Voucher schemes also violate the constitutional separation of church and state, one of the principles our country was founded on. Politico recently reported that DeVos gave a speech in which she claimed that education reform will "advance God's kingdom." In states like Georgia, Louisiana, Wisconsin, and Florida when voucher measures have been legislated, taxpayer funds went to schools that taught creationism, racist intolerance, homophobia, and/or science denial curriculum. Education activist and scholar Jonathan Kozol called vouchers "the single worst, most dangerous idea to have entered education discourse in my adult life."

Whatever side of the political spectrum people land on, I do not understand how anyone could advocate for transferring public school resources paid for by our tax dollars, over to privately held, for-profit corporations. I know that many people are against Common Core and federal intrusion into our schools, yet see nothing wrong with school choice. Some of them have had negative experience with their inner-city school, and would like to throw the baby out with the bath water because they don't see a way to "fix" the problem. They are more than ready to believe the privatizer message that school choice and vouchers are the answer for inner-city children who are stuck in schools located in impoverished communities without resources. How will taking more money away from those schools help the problems? How will diverting students to a multitude of privately run charters that are not accountable to the state nor to local school boards, create anything but an opportunity for fraud and misuse of tax dollars? We know that inequity in funding exists. Increasing that inequity will only serve the wealthy, increase segregation, and create a "caste system" in education. We cannot allow this to happen.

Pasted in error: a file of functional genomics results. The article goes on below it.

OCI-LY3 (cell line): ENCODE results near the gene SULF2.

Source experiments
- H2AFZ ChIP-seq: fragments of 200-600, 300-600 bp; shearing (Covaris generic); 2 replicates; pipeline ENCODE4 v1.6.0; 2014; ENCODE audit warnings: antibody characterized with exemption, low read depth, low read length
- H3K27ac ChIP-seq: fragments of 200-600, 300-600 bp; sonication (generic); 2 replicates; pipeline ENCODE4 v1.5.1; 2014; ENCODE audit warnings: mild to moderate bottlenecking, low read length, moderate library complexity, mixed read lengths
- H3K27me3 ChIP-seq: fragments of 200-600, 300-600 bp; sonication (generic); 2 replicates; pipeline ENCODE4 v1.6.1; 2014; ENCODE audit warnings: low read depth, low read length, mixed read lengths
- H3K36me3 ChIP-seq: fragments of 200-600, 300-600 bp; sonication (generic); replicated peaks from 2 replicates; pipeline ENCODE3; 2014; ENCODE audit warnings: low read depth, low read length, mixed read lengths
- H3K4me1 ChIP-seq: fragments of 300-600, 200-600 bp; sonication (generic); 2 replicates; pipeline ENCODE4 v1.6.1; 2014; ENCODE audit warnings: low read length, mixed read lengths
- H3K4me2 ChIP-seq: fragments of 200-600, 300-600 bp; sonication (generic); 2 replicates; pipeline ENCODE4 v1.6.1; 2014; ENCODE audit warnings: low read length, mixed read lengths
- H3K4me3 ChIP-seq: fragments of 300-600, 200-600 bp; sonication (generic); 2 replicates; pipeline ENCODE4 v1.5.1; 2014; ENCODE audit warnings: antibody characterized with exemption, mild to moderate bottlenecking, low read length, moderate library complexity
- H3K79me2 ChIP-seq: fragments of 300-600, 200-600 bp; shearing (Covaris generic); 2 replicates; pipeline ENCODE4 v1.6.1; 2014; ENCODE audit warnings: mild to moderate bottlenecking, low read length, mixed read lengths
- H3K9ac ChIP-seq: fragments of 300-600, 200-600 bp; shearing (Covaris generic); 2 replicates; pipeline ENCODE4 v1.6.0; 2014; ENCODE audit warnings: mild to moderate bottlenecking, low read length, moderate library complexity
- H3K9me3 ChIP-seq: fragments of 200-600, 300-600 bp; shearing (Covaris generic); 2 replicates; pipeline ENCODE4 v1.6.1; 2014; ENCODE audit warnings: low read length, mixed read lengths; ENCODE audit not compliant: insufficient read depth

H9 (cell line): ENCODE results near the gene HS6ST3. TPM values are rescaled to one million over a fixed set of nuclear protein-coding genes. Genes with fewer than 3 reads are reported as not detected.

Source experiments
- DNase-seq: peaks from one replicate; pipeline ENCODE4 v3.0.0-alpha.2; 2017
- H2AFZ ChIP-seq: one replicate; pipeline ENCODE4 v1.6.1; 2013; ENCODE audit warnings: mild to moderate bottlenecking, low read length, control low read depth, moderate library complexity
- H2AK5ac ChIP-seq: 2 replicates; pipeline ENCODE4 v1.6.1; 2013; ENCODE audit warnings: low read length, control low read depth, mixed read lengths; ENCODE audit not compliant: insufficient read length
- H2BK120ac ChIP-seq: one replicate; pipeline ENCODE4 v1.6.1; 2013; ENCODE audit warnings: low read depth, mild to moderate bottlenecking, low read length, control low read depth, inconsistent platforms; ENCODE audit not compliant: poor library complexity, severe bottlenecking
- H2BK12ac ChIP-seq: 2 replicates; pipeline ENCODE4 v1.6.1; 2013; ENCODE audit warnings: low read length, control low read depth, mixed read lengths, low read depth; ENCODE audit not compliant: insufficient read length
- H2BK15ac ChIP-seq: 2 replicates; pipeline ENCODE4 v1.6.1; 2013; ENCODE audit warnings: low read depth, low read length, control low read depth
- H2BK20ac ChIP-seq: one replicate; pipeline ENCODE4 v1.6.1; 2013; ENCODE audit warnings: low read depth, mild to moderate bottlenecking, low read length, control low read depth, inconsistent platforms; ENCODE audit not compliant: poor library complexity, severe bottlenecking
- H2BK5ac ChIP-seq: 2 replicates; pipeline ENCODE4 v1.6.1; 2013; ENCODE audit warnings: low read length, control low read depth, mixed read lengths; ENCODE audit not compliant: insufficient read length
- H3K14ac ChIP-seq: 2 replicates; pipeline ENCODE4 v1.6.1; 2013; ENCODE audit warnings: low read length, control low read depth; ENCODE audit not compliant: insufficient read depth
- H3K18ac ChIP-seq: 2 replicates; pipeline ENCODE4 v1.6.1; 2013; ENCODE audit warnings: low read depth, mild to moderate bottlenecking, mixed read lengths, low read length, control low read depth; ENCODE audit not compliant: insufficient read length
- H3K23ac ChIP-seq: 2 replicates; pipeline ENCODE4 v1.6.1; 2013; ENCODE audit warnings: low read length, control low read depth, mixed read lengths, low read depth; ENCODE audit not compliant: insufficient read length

No comments:

Post a Comment